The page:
The Mi’kmaq First Nations Assembly of Newfoundland and Labrador has won an important court battle in its fight against the Qalipu Mi’kmaq First Nation Band enrolment process.
On Tuesday, Justice Russel Zinn of the Federal Court ruled in favour of the applicants in the David Wells and Sandra Wells cases, which contested the amendments to the original 2008 agreement to form a band between the Canadian government and the Federation of Newfoundland Indians.
The two applicants — who are not related to one another, but were both denied membership under the 2013 supplemental agreement — were put forth by the Mi'kmaq First Nation Assembly of Newfoundland as examples of the perceived unfairness in the enrolment process.
Zinn agreed with the applicants that, under the circumstances, the FNI and the federal government lacked authority under the original agreement to remove an applicant's right of appeal. He declared Section 6 of the supplemental agreement invalid and unenforceable.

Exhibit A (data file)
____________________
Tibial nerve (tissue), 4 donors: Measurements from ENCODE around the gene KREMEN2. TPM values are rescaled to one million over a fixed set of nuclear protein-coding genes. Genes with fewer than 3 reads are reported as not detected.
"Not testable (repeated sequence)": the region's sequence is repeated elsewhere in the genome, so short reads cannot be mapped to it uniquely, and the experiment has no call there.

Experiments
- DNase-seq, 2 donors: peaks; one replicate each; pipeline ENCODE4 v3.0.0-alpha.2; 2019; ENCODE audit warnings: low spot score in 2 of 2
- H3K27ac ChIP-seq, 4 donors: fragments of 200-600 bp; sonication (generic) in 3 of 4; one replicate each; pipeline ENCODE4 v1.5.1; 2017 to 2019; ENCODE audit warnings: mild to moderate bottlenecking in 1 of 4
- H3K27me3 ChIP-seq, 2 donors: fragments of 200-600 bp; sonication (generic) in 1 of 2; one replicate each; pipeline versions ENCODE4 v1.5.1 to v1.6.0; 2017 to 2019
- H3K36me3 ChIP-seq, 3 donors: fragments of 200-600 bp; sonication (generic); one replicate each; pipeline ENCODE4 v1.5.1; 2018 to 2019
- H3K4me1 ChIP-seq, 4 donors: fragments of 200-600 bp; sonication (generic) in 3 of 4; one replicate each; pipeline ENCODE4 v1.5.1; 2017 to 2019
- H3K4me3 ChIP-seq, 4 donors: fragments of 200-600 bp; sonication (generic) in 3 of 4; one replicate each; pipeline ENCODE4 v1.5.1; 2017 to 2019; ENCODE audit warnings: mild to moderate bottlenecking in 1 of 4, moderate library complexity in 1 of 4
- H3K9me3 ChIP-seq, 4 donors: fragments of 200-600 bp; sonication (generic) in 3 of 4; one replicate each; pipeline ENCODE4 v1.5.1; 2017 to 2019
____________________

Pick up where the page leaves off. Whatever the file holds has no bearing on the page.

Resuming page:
The court agreed with the government and the FNI that requiring proof of self-identification documentation was reasonable, but Zinn also agreed with the applicants that the requirement that such evidence must pre-date the execution of the original agreement was not reasonable.
The court set aside the decisions of the enrolment committee to deny David Wells and Sandra Wells membership. The court ordered that their applications be reconsidered in light of these findings.
This court win may represent a victory for more than David Wells and Sandra Wells. It may open the door for other applicants whose cases are similar to the Wells cases to also have their denied applications reconsidered.